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- Do I need to know Java to use Clojure?
Not at first, but it helps to know the standard Java APIs.
- Why can't I require/use my
Because here, your namespace is loaded from the disk. For good interop with JVM features, Clojure does some "munging/unmunging" of names depending of them having to be "consumed" by the "clojure side" or the "jvm side" of the equation. So a "_" in a namespace "folder name/file name" has to correspond to a "-" in the namespace name. Check that your namespace on disk is in "project_name/foo.clj", and your namespace is declared as "project-name.foo" (e.g. in a (ns project-name.foo) directive).
- Why doesn't
Because it expands to
#()always expands to include parens around the expression you give it. You might try
- Why doesn't
nthwork on sets and maps?
"There is a difference between a sequential view of a collection (i.e. what you get from seq) and the collection itself. Maps are not sequential data structures. nth is only supported for sequential data structures, and that is by design." – nth on maps thread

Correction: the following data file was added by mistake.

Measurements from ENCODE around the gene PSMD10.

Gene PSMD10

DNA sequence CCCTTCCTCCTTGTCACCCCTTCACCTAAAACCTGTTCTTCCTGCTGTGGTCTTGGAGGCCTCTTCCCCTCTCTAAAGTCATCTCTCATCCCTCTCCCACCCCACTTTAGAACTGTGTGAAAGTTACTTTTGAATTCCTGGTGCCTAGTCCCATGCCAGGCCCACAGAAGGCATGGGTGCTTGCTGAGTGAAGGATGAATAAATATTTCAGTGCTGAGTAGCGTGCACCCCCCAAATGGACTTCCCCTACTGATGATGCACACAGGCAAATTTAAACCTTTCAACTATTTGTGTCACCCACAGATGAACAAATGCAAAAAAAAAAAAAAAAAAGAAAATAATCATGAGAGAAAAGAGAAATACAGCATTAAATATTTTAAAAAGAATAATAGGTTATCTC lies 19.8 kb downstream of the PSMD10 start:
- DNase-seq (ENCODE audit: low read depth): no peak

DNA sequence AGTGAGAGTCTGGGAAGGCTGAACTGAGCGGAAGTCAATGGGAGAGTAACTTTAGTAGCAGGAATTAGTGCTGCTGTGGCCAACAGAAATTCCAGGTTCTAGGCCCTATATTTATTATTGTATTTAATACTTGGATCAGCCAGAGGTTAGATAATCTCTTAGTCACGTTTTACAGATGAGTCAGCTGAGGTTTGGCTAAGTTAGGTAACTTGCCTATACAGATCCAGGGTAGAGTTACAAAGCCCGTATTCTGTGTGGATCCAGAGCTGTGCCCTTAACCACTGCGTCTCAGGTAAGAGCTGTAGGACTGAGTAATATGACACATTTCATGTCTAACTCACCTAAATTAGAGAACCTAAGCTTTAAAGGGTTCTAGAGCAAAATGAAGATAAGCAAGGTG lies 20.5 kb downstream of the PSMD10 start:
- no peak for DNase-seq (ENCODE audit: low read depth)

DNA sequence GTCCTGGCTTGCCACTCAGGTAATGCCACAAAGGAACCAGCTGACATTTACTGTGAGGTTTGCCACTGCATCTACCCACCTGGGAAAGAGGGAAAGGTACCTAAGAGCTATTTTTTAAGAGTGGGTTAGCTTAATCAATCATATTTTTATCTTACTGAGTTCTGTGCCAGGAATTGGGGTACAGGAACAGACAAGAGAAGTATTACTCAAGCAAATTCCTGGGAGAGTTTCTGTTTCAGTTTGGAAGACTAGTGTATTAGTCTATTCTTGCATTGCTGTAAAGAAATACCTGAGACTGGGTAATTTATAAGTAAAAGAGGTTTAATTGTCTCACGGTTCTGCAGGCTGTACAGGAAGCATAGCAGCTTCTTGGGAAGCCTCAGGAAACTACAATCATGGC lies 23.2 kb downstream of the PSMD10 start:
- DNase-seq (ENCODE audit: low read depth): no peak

- How do you refer to a nested/inner class?
- Why doesn't
(. Integer getName)work?
. is a special operator. In particular, it does non-standard evaluation of its first arg. Because . can call static and instance methods, it determines if it is static call be seeing if the first arg names a class. In the case of
(. Integer getName), it tries to find the static getName member and doesn't, because there isn't one. You can use this syntax to call a static method on Integer:
(. Integer parseInt "42"). In short, if you can't say x.y() in Java you can't say (. x y) in Clojure, and you can't say Integer.getName() in Java.
- How do I call a Java method that takes a variable number of arguments?
The variable arguments are actually just an array:
- How do I get primitive types like
- When using
gen-class, how do I specify which method to override based on type signature?
This problem can appear if the class/interface you want to extend/implement defines methods with the same name and arity, only differing on the arguments types.
The solution is to suffix the function name in clojure with the types names, separated by slashes.
- Example1, the parent class/interface defines 2 methods : In clojure you'll write:
- Example2, the method to override has no argument, eg. . Then just append -void:
- Example3, case of a java array, specific syntax, eg. for overriding : You'll use the the-type<> syntax:
- How do I copy a file?
- Does Clojure support custom reader macros?
No, and support is not planned.